Statements, Logic, and Control: A summary and critique of Andrew Goffey’s “Algorithm”

2 minute read


Goffey’s paper focuses on teasing out the connection between algorithmic abstraction and the discursive power that the same abstraction represents, if seen as statement rather than just syntax. By opposing a reductionist and functional view of algorithms as descriptive entities, Goffey advocates for embracing abstraction by making the point that, while the push against abstraction is a valid direction when philosophically tackling other scientific spheres such as mathematics — in which abstraction removes the agent from perceiving the realities that such abstraction tries to define and, by doing so, inevitably distorts the main descriptive goal of the abstraction itself — algorithmic abstraction is what makes algorithms unique entities with real-world implications. This approach flips the direction of meaningfulness on its head when discussing algorithms — their abstractive nature is core to their real, pragmatic importance, not the other way around.

Perhaps the most important component of Goffey’s argument is the fact that algorithms are intrinsically connected to the material world. An algorithm without a practical implementation, or without data to process, can hardly be defined an algorithm, since by the most fundamental definition an algorithm is a set of instructions aimed at accomplishing a goal. The essence of algorithms is thus material, but it is also their end result, while their roots are firmly abstract. Algorithms are also to be perceived holistically and systemically — as complex parts of an unimaginably complex whole. I would additionally mention that algorithmic functions, in fact, rarely if ever live in a self-sufficient world — unless it is a classroom. Algorithm in practical implementation is never singular, but a multitude of algorithmic realities, each of them potentially self-sufficient but nevertheless rarely practically useful by themselves, conjoining in systemic patterns that are not defined by an understanding of their function, but by the efficiency of their final computation. This raises questions about “algorithms as statements”: if algorithmic systems are more easily comparable to cells in an organism than to discrete entities, how far does the “algorithm as statement” argument go, and can we cognitively define or describe statements that are composed of unfathomable concepts? Perhaps the “machinic discourse” is the only frame of reference within which it would be possible to understand these systemic statements, and thus cognitively out of reach for non-machinic entities.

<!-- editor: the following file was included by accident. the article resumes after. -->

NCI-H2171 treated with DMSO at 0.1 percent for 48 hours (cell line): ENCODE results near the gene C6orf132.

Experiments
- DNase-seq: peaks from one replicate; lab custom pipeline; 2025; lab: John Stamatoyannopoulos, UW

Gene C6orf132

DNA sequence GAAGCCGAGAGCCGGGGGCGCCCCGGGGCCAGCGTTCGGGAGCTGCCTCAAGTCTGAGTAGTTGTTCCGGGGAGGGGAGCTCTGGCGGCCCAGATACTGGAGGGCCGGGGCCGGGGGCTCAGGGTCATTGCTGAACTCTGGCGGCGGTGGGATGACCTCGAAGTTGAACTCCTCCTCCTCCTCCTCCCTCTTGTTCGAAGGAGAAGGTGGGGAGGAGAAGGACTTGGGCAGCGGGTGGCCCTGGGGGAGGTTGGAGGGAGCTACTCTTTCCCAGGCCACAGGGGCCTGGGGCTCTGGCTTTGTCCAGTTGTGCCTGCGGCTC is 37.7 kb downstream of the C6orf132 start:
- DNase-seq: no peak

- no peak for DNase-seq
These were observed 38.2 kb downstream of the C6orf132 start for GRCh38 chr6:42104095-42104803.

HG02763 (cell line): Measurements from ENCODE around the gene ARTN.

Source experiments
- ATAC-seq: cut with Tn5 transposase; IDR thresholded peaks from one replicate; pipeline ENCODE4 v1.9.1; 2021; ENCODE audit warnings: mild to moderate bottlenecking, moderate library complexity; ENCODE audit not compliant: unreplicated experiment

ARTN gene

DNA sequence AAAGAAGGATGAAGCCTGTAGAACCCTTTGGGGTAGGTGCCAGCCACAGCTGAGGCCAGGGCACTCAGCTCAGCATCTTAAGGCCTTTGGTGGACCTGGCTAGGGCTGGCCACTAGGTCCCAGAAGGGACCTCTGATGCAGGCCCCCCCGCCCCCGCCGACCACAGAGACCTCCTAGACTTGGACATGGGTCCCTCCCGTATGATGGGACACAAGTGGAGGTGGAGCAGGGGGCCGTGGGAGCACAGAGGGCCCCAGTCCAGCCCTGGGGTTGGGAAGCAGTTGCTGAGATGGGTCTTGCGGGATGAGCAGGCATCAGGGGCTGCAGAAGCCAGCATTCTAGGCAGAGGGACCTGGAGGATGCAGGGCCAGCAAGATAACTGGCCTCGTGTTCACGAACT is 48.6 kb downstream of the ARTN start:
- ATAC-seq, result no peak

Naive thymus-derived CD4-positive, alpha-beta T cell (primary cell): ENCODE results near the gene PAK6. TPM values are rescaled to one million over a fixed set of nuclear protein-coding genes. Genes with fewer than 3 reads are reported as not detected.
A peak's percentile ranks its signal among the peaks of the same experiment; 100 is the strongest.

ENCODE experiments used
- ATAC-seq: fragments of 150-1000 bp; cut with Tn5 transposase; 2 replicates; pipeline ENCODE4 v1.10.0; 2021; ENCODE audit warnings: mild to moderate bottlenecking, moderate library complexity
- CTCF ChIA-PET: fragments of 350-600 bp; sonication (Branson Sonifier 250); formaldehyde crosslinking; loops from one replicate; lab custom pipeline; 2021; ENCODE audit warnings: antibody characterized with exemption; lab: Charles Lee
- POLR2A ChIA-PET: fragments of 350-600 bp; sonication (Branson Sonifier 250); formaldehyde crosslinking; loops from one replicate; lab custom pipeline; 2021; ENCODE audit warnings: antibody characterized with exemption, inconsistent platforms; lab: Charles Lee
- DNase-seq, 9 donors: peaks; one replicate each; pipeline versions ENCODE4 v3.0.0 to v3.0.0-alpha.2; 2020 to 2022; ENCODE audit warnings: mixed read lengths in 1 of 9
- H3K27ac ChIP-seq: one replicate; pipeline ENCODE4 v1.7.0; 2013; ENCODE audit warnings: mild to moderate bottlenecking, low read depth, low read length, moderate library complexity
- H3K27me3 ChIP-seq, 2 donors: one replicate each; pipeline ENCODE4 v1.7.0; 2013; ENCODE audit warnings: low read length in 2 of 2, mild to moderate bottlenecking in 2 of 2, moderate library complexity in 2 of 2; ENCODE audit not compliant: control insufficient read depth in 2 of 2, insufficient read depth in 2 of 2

The one aspect that I would have wanted the text to analyse further is the paradigmatic nature of algorithmic creation. The “logic” part of “logic and control” descriptors of algorithms stands for the problem description, or definition of the paradigm within which an algorithmic function will produce its sequence of instructions, or “control”. The chosen paradigm not only influences the entire algorithmic existence, it is also intrinsically linked to the sociocultural existence of its creator, or creators. It is a human framework that defines the paradigms within which any algorithm will exist, which essentially means that human-built algorithms are constrained within the human mind-space. This is particularly fascinating from an artistic perspective — questioning and subverting paradigms is a wonderful artistic playground. If we look specifically at Software Arts, this brings us to a third hierarchical level: not only is software itself art, but the choices made when deciding how to define and solve software problems can be an artistic expression as well. This choice of paradigm goes beyond picking a certain programming language over another — it represents a conscious meta-analysis of the choices made when giving birth to algorithmic systems.

Photo by unsplash-logoNick Tiemeyer on Unsplash